It appears the smooth, or rather, semi-smooth waters between the United States and China have developed a few uncomfortable ripples. In meeting with the Dalai Lama, President Obama has apparently incensed the Chinese government. According to senior officers within the Chinese hierarchy, the President of the United States never should have instigated a meeting with the exiled Tibetan spiritual leader in the first place. In so doing, he has created tension between the three countries involved and strained relations between the two biggest powers in the world. Has he imperiled America’s fragile harmony with Beijing? President Obama’s only purpose in meeting with the Dalai Lama was to show support for the human rights of all Tibetans living in China. For some reason, that has outraged the Chinese leaders. But why would this move threaten their position with Tibet, or America, if their feelings toward the Tibetans living within their borders were as upstanding as they have claimed?
Meanwhile, the composed, outcast, yet ever-virtuous Dalai Lama has been accused of being a separatist by Chinese leaders. The spiritual leader asserts, however, that all he wants for his people is more autonomy from China, not total independence. Throughout history, Tibet has fallen at various times under Chinese overlordship. Although the smaller country has striven to maintain its own political structure over the centuries, being situated on the border of the super power and composed of a number of small principalities and tribal groups, it inevitably fell under Chinese rule more often than not. With China literally breathing down the neck of the small conglomeration of Tibetan citizens dwelling under the watchful eye of their benefactor, it has been a struggle to maintain any form of autonomy, much less total independence from the power-driven demands of the People’s Republic of China. It’s their land, after all. You live there, you must serve the greater good of China in some way.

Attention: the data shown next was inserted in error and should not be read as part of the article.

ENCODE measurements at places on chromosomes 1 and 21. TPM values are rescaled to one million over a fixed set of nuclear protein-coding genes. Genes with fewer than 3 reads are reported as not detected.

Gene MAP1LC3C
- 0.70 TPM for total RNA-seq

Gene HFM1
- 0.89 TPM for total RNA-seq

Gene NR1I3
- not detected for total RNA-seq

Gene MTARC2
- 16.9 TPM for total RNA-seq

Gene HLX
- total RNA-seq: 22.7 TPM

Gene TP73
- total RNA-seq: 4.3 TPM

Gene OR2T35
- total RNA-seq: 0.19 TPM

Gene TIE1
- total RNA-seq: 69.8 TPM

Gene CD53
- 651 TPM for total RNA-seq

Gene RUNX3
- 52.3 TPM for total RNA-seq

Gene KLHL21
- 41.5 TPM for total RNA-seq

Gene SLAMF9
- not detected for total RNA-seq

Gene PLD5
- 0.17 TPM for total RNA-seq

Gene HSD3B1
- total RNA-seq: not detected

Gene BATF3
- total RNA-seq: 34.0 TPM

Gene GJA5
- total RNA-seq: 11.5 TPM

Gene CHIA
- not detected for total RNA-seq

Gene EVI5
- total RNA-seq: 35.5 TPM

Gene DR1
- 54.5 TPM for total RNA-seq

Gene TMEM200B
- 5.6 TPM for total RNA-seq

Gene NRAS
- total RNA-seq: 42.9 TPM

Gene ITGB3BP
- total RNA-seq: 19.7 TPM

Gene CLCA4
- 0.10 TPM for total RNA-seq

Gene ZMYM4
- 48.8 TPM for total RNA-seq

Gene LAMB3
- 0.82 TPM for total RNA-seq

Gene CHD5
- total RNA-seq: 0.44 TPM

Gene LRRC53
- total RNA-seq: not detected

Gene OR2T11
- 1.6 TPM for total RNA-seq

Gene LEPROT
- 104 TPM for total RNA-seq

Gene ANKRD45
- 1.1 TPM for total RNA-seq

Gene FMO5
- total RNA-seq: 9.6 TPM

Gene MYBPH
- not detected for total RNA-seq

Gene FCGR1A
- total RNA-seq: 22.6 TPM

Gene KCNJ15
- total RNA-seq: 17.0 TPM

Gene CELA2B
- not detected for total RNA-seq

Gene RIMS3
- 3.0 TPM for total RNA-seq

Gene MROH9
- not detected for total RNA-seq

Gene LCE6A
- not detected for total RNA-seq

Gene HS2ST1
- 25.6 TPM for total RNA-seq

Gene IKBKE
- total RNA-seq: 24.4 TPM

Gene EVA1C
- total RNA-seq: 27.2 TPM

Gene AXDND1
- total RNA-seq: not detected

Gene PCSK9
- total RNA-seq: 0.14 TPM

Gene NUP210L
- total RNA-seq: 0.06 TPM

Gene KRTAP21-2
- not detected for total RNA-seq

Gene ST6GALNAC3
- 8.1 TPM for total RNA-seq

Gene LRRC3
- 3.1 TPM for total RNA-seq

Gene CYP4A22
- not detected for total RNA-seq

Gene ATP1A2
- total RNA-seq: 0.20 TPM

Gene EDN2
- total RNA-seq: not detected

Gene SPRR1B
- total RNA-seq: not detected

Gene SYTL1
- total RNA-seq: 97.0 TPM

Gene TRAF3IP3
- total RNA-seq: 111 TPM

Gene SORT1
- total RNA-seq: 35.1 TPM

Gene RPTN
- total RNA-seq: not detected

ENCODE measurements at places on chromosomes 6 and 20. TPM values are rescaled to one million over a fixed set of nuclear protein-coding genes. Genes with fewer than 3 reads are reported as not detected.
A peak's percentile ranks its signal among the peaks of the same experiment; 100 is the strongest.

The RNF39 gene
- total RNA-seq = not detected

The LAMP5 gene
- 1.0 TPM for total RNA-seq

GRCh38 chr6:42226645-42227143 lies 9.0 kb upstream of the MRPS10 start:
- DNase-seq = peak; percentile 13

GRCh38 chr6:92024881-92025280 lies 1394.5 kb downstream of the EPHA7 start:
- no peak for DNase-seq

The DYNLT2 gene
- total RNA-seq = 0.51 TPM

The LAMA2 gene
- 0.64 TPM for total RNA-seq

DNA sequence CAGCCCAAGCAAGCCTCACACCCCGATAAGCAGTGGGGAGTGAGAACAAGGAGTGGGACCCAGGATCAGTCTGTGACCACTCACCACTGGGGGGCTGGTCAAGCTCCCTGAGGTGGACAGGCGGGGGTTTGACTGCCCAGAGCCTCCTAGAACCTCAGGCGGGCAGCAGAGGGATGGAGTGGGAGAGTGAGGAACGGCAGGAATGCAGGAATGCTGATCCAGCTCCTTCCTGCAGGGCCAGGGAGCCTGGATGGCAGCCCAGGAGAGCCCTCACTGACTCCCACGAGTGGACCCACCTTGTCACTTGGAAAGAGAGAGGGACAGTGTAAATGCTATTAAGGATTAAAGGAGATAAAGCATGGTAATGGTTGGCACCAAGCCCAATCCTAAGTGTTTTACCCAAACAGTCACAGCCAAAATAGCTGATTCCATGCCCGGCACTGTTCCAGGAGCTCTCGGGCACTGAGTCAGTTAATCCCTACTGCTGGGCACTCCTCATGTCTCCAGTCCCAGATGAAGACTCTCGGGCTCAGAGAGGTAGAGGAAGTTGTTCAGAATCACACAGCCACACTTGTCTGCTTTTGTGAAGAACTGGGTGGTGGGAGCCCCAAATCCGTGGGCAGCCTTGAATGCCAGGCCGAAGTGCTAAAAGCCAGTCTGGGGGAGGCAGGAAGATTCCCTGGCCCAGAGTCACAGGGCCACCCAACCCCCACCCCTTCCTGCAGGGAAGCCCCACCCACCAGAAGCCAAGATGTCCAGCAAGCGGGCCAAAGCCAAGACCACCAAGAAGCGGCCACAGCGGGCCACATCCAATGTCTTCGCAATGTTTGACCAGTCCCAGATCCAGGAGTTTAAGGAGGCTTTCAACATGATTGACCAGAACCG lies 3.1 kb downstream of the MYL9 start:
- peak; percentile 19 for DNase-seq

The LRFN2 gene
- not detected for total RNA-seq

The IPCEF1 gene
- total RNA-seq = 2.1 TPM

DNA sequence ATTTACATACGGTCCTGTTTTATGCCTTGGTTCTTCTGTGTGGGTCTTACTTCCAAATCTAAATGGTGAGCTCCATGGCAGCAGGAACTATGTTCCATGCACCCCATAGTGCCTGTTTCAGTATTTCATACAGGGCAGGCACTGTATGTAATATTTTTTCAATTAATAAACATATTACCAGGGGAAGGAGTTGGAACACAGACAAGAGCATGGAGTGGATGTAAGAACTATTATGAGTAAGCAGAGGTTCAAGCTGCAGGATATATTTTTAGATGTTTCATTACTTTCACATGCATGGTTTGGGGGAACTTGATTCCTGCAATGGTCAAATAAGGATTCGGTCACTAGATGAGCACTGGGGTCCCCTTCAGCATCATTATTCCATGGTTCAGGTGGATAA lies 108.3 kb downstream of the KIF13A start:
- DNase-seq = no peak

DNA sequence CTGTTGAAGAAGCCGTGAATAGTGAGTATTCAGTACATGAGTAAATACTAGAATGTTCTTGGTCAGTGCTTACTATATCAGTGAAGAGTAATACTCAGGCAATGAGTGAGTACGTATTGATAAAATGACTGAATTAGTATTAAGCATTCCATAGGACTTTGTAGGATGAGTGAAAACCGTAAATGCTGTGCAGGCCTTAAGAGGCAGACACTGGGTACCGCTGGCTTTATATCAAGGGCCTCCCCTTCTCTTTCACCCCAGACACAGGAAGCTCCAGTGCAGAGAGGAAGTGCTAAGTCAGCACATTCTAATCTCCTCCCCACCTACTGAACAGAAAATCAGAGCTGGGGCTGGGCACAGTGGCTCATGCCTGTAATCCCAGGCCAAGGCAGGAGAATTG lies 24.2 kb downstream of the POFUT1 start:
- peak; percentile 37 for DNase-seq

Speaking of the greater good, isn’t that what most Buddhists say they strive for each day? Good relations, harmony, peace, and love … all for the greater good. And of course, stay detached. Keep your own space and don’t infringe on anyone else’s space. According to Lao Tzu, or Laozi, the Chinese Master who flourished with his teachings in the 6th century BC and composed the Tao TeChing writings .…
“Simplicity, patience, compassion.
These three are your greatest treasures.
Simple in actions and thoughts, you return to the source of being.
Patient with both friends and enemies,
you accord with the way things are.
Compassionate toward yourself,
you reconcile all beings in the world.”
― Laozi, Tao TeChing
Is Beijing living up to these teachings, this way of being in the world without disturbing the world … or their neighbors? It would appear they have forgotten the Master’s words. But what kind of leadership do the people of China want?
“A leader is best
When people barely know he exists
Of a good leader, who talks little,
When his work is done, his aim fulfilled,
They will say, “We did this ourselves.”
― Laozi, Tao TeChing
It is certain Beijing would not agree with this passive stance. If the Tao teachings influenced the early development of Buddhism, the religion most Chinese inherited at birth, then perhaps Chinese power-hungry leadership has fallen far from this branch of love, peace, and harmony.
In truth, only the Dalai Lama and his followers are living up to the principals of the Tao Master, and a chat with the President of the United States can only reap a harvest of goodwill and fruitful benefit, which will ultimately serve the greater good of all mankind.
Editorial by Christine Schlichte